Authored by two of the creators of Django: Adrian Holovaty and Jacob Kaplan-Moss, the book is carefully structured, initially placing django in context by exploring various approaches to web development, and then stepping through initial project creation, templates, models, url configuration, django's famed admin interface, and so on. After eight chapters it changes tack and switches from basic tutorial to more in-depth exploration of areas like the ORM, session handling, caching and deployment. Several appendices provide supplementary material.

The first few chapters do a good job of laying out the foci of the framework's architecture and it's Model Template View (MTV) approach. Its pace is measured and while I wonder if it might be a little too much too soon for those totally new to full stack web frameworks, it would work well for those coming from a background building web apps with PHP, Java, or for those of us who are used to working with Rails. There are new techniques to learn and I found the book particularly useful for grasping the deeply pythonic approach, favouring flexibility over convention.

A clear example of that comes in the use of Context objects for passing values between Views and Templates.
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7 of 7 people found the following review helpful By thanos vassilakis on June 16, 2009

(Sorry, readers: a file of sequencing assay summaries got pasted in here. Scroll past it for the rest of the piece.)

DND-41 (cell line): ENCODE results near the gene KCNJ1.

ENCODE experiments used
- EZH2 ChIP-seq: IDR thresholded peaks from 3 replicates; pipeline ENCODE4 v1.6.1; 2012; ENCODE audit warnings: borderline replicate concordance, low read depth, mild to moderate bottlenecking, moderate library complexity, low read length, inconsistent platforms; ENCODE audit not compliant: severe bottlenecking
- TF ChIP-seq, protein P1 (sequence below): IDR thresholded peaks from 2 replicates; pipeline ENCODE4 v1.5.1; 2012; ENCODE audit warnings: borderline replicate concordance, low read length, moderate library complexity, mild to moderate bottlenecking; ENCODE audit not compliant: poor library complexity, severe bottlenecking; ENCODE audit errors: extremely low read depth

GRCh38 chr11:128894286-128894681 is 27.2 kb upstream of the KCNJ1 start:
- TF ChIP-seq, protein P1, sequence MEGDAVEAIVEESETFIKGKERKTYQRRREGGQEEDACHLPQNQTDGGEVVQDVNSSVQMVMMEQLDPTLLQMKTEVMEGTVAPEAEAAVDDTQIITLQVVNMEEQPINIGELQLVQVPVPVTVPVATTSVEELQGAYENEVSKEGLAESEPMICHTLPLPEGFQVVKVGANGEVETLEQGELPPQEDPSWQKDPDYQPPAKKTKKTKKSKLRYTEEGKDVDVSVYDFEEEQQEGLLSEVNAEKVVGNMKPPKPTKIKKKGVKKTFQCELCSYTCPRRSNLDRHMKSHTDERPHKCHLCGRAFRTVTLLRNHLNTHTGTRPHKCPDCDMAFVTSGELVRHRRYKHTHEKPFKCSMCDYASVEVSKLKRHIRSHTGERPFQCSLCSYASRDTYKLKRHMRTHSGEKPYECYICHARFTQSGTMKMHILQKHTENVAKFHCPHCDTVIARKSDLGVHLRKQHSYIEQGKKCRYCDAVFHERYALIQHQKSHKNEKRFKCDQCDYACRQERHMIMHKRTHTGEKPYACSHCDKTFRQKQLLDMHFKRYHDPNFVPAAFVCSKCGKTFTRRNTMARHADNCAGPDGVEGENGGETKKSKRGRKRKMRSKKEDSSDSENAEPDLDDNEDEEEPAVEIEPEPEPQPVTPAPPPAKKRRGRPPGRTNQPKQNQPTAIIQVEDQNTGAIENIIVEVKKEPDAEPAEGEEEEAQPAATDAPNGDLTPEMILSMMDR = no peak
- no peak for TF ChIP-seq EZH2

Format: Paperback
I've been coding in Python for a profession since 1995 and have over the years developed several web frameworks. They could never compete with Django, Pylons, Rails, Nitrogen, etc, but since they were my own I always found it easier to use them. Now, just recently, I got several important web applications to build. The first one was a casino. So I thought it's time try something new and use one of the big frameworks. The casino was going to be a rewrite of a python casino I developed for Caesars in 1995. So I had to choose one of the python frameworks. I've already done some work in TurboGears (and Zope is for other things...) so that left me Django and Pylons. I bought The Definitive Guide to Pylons (Expert's Voice in Web Development) and The Definitive Guide to Django: Web Development Done Right. I read both from cover to cover twice over but I knew from the first few chapters that Pylons and Gardner had won. Why? The Pylons book really gave me something. I came away from it full of enthusiasm to program in Pylons!